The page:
Oracle Scratchpad

February 12, 2014

Caution – hints

Filed under: Hints,Oracle — Jonathan Lewis @ 6:57 pm BST Feb 12,2014

Here’s a little example of why you should be very cautious about implementing undocumented discoveries. If you take a look at the view v$sql_hints in 11.2.0.4 you’ll discover a hint (no_)cluster_by_rowid; and if you look in v$parameter you’ll discover two new parameters _optimizer_cluster_by_rowid and _optimizer_cluster_by_rowid_control.

It doesn’t take much imagination to guess that the parameters and hint have something to do with the costs of accessing compressed data by rowid on an Exadata system (see, for example, this posting) and it’s very easy to check what the hint does:


create table t1
as
select
	rownum					id,
	trunc(dbms_random.value(0,1000))	n1,
	trunc(dbms_random.value(0,1000))	n2,
	rpad('x',100,'x')			padding
from
	all_objects
where
	rownum <= 10000
;

create index t1_i1 on t1(n1,n2);

-- collect stats

set autotrace on explain

select
	/*+
		index(t1)
		cluster_by_rowid(t1)
	*/
	id
from
	t1
where
	n1 = 50
;

I’ve created an index on the two randomly generated columns (n1, n2) and then forced Oracle to walk the index searching for n1 = 50. Because of the presence of n2 in the index the order in which Oracle will visit the rows will be randomised relative to the order in which they are stored in the table – but if I can get Oracle to sort the rowids into order before visiting the table I could (in theory) get a performance benefit from minimising the number of consistent gets I do (some will turn into “buffer is pinned count”), and in the Exadata case I could get a big improvement by ensuring that I decompressed each compression unit no more than once. That’s what the hint does – and to prove the point I can select the id column – if the rows are being visited in order of rowid then the output will be in order of id:


        ID
----------
       198
       681
      1257
      1318
      5593
      7094
      7471
      8048
      8798
      8855
      9670

11 rows selected.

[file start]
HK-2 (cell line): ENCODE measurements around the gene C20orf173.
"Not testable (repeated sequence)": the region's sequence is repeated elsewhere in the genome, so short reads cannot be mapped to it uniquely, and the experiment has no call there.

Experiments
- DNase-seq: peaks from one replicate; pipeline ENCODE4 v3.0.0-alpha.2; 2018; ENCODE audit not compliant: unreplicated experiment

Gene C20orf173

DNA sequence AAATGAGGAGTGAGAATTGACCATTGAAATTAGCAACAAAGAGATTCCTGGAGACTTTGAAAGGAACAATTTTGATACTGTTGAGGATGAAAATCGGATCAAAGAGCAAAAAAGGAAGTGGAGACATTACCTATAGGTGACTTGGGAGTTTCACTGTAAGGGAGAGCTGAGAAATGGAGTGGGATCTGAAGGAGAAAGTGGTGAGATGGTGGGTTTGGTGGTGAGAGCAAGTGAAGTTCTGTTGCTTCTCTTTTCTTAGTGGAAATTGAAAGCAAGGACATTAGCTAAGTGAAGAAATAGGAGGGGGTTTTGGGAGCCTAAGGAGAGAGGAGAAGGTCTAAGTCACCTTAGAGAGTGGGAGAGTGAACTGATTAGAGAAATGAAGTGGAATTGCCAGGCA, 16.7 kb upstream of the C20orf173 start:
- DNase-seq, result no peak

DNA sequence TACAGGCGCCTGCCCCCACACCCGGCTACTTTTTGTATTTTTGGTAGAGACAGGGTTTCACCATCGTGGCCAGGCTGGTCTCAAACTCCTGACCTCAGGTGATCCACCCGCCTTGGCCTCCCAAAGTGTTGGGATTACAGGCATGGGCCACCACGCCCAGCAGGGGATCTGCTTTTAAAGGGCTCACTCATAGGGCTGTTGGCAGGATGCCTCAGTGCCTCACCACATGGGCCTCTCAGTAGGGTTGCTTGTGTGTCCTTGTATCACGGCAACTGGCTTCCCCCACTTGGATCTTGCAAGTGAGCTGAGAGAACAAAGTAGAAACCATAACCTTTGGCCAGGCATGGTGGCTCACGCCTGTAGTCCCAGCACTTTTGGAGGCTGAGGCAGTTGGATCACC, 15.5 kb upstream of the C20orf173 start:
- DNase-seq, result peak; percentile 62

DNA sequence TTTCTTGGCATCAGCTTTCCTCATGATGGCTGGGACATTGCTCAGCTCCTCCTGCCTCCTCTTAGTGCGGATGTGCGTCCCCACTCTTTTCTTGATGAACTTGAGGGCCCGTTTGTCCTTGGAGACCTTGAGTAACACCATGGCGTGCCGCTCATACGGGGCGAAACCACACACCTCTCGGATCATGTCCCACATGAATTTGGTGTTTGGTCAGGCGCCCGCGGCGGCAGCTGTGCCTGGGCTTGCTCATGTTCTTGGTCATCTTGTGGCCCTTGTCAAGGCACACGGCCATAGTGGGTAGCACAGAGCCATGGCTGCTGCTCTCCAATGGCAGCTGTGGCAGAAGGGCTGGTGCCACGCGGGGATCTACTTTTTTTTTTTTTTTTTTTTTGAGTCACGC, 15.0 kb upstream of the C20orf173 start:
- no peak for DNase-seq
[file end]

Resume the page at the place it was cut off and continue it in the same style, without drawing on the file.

---------------------------------------------------------------------
| Id  | Operation                   | Name  | Rows  | Bytes | Cost  |
---------------------------------------------------------------------
|   0 | SELECT STATEMENT            |       |    10 |    80 |    12 |
|   1 |  TABLE ACCESS BY INDEX ROWID| T1    |    10 |    80 |    12 |
|   2 |   SORT CLUSTER BY ROWID     |       |    10 |       |     2 |
|*  3 |    INDEX RANGE SCAN         | T1_I1 |    10 |       |     2 |
---------------------------------------------------------------------

Predicate Information (identified by operation id):
---------------------------------------------------
   3 - access("N1"=50)

Sure enough – with the hint the data arrives in sorted order, without it the results are not sorted. And, of course, we can check the execution plan and see that the optimizer has inserted a SORT operation between the index range scan and the table access by rowid.

So here’s the fun bit – the parameters are still there in 12.1.0.1 (and _optimizer_cluster_by_rowid is now true by default when it used to be false) but the hint is no longer available. So if you want the sort to take place, you have to depend (presumably) on the luck of the statistics – when does Oracle think it’s worth doing automatically – or you still have to write the query as a two-part job with an inline, non-mergeable view that accesses and sorts the rowids before visiting the table.

Leave a Comment »

No comments yet.

RSS feed for comments on this post. TrackBack URI

Leave a Reply

Fill in your details below or click an icon to log in:

WordPress.com Logo

You are commenting using your WordPress.com account. Log Out / Change )

Twitter picture

You are commenting using your Twitter account. Log Out / Change )

Facebook photo

You are commenting using your Facebook account. Log Out / Change )

Google+ photo

You are commenting using your Google+ account. Log Out / Change )

Connecting to %s

The Rubric Theme Blog at WordPress.com.

Follow

Get every new post delivered to your Inbox.

Join 3,507 other followers